Perhaps most striking of all, Jesus’ own disciples fail to understand who he is, even though he has specially chosen them to follow him (3:13–19) and given them private instruction (e.g., 4:10–20). When they watch him calm a violent storm at sea with a word, their question is genuine: “Who then is this, that even wind and sea obey him?” (4:41). When they later behold Jesus walking upon the water, they continue to be mystified: “For they did not understand . . . but their hearts were hardened” (6:51–52). When, later still, Jesus warns them “to beware of the leaven of the scribes and Pharisees” (8:15), they mistake his meaning, thinking he is angry because they have forgotten to bring bread, even though they had seen him miraculously feed thousands of hungry people on two different occasions. Now Jesus expresses his own exasperation: “Do you not yet understand?” (8:21). No, they do not. But they will begin to have an inkling, right here at the midpoint of the Gospel.
One of the keys to understanding Mark’s portrayal of Jesus lies in the sequence of stories that begins immediately after Jesus’ exasperated question of 8:21. The sequence begins with perhaps the most significant healing story of the Gospel, an account that Mark appears to have invested with special symbolic meaning. This is a story of a blind man who gradually regains his sight (8:22–26).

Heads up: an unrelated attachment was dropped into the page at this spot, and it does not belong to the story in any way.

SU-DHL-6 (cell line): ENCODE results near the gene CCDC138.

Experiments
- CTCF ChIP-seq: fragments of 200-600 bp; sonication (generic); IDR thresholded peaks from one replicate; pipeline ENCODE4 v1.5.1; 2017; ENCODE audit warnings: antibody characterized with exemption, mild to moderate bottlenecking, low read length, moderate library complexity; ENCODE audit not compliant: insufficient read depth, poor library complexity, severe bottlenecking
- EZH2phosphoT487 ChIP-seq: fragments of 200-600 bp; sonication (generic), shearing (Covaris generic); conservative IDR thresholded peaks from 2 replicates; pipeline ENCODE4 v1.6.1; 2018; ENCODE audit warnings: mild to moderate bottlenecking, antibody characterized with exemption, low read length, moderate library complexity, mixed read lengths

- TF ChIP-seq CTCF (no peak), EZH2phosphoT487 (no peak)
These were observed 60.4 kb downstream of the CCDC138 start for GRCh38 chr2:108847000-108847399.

It is striking that the healing takes place in stages. Indeed, it is the only miracle in the Gospel that Jesus does not perform immediately and effortlessly. When he is asked to heal the blind man, he takes him by the hand, leads him out of the village, spits on his eyes, and asks if he can see. The man replies that he can, but only vaguely: people appear like walking trees. Jesus then lays his hands upon his eyes and looks intently at him, and the man begins to see clearly.
A perceptive reader will recognize the symbolism of the account in light of its immediate context. In the very next story, the disciples themselves, who until now have been blind to Jesus’ identity (cf. 8:21), gradually begin to see who he is, in stages. It starts with a question from Jesus: “Who do people say that I am?” (8:27). The disciples reply that some think he is John the Baptist, others Elijah, and yet others a prophet raised from the dead. He then turns the question on them: “But who do you say that I am?” (8:29). Peter, as spokesperson for the group, replies, “You are the Christ.”